The Knack... And How To Get It | 1965
Oh, how achingly, fabulously cool it all was – director Richard Lester, hot from the Beatles’ first film, A Hard Day's Night,; hip young stars Rita Tushingham and Michael Crawford, in a flashy, surreal filming of Ann Jellicoe’s stylised stage play. And all set in a very swinging Sixties monochrome London.
It’s inevitably dated, and some attitudes are disturbing today (particularly the idea of rape as a bit of a joke), but countless music videos still show the influence of its ground-breaking, bleached-out, rapid-fire pixilated style.
The titular ’knack’ is the ability of smoothie Tolen (Ray Brooks) to seduce every female in his immediate vicinity. Gauche schoolteacher Colin (Crawford) is eager to acquire this skill, until naive Northerner Nancy Jones (Tushingham) puts a spanner in the works.
She arrives in London at Victoria Coach Station, Buckingham Palace Road, SW1. On seeing Buckingham Palace, she wonders if it might be the YWCA she's looking for. Given the look of this dullest of royal palaces, you can hardly blame her.
The street scenes are around west London, in Shepherd’s Bush and Notting Hill Gate. Colin teaches at Holland Park School, Airlie Road, of Campden Hill Road. Along with Nancy and their mate Tom (Donal Donnelly – who you might recognise as Archbishop Gilday in Godfather III), he wheels an iron bedstead through London (how very Sixties).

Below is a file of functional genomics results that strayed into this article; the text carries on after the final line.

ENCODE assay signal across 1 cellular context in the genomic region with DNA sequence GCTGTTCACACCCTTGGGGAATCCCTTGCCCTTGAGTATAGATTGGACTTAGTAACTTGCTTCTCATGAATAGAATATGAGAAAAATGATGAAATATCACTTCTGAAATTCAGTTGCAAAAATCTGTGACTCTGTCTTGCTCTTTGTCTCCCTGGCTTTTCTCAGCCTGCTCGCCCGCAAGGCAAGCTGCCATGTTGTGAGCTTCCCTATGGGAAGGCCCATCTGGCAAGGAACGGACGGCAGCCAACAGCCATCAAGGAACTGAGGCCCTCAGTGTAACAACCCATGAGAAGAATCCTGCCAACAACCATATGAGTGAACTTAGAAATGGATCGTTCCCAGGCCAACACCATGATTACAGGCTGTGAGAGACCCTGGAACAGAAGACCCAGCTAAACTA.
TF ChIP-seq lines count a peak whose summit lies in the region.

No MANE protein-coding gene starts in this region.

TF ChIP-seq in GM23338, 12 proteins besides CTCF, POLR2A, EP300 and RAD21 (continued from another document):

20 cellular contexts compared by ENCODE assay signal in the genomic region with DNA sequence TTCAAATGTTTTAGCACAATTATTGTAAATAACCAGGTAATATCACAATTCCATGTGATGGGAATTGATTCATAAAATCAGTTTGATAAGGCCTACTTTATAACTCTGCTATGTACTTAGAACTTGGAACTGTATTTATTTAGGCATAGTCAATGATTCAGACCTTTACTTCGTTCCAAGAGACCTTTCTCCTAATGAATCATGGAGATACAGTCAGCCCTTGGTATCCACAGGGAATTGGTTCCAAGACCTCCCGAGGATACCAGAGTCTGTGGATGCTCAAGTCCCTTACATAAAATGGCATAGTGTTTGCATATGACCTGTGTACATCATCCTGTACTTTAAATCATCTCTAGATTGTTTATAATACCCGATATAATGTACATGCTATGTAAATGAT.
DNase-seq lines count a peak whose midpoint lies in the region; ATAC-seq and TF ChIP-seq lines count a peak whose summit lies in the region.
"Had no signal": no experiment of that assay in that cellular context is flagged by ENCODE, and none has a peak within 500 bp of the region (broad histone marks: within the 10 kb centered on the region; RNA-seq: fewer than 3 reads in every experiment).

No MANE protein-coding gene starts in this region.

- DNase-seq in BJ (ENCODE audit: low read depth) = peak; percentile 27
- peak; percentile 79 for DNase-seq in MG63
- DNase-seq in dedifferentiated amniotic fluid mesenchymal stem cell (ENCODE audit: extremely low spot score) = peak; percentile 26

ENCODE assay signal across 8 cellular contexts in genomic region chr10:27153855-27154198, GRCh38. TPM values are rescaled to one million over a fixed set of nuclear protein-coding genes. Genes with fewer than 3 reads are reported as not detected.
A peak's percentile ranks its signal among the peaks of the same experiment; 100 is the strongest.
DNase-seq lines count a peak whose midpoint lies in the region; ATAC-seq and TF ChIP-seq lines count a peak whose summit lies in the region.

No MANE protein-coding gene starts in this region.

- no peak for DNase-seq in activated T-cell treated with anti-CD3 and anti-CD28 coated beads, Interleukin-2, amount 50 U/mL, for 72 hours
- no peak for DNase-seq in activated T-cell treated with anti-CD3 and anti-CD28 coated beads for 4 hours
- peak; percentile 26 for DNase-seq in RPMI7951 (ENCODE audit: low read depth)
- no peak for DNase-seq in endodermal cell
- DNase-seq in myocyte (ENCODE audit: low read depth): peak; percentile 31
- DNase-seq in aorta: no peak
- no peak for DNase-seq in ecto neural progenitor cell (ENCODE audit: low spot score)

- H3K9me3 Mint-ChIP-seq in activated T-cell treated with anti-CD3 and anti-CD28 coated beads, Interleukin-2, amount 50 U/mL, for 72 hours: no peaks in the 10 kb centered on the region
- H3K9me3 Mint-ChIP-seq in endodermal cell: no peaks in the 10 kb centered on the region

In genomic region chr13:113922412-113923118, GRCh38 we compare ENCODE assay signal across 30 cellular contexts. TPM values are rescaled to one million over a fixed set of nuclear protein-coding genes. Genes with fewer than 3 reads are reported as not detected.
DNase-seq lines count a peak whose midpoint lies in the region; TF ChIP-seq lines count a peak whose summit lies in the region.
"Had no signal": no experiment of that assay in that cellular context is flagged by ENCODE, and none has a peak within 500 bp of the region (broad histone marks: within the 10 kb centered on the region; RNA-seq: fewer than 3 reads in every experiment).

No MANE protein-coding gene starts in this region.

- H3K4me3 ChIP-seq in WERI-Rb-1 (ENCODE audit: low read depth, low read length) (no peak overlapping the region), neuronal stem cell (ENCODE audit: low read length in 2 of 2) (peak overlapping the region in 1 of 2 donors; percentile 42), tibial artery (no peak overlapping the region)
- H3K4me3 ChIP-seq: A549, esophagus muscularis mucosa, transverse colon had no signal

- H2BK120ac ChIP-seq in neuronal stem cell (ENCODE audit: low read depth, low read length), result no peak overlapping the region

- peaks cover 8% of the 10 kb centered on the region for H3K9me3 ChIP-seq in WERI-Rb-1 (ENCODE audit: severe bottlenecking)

Orsino Restaurant, Penzance Place, used to be a pub. Here, Nancy and Colin push the bedstead around the exterior of the bar, while Tom nips through the pub, acquiring a stack of bottles and ashtrays. This sight gag, and even its location, are leftover from Richard Lester’s previous film, A Hard Day’s Night.
Clifton Villas, alongside Warwick Avenue Underground Station (Bakerloo Line), is where Nancy feigns pregnancy, by shoving her shopping into her coat, in order to get to cross the busy road.
The waterskiing at the swimming pool is Ruislip Lido, an artificial reservoir and beach in Ruislip, west London. This is also where scenes for A Night To Remember, the excellent 1958 British account of the Titanic disaster, were filmed.
The wildly sexist fantasy, with queues of fabulously Sixties ‘dolly birds’ queuing up for the attentions of Tolen’s rival, is at the Royal Albert Hall, Kensington Gore, South Kensington for the privilege of his attentions. See more of this Victorian gem in Alfred Hitchcock’s own 1956 remake of The Man Who Knew Too Much.
The famous ‘White Pad’, where much of the movie is set, and which was taken over as the film’s base, is 1 Melrose Terrace at Shepherd’s Bush Road, London W6. As ever, do remember this is a private home.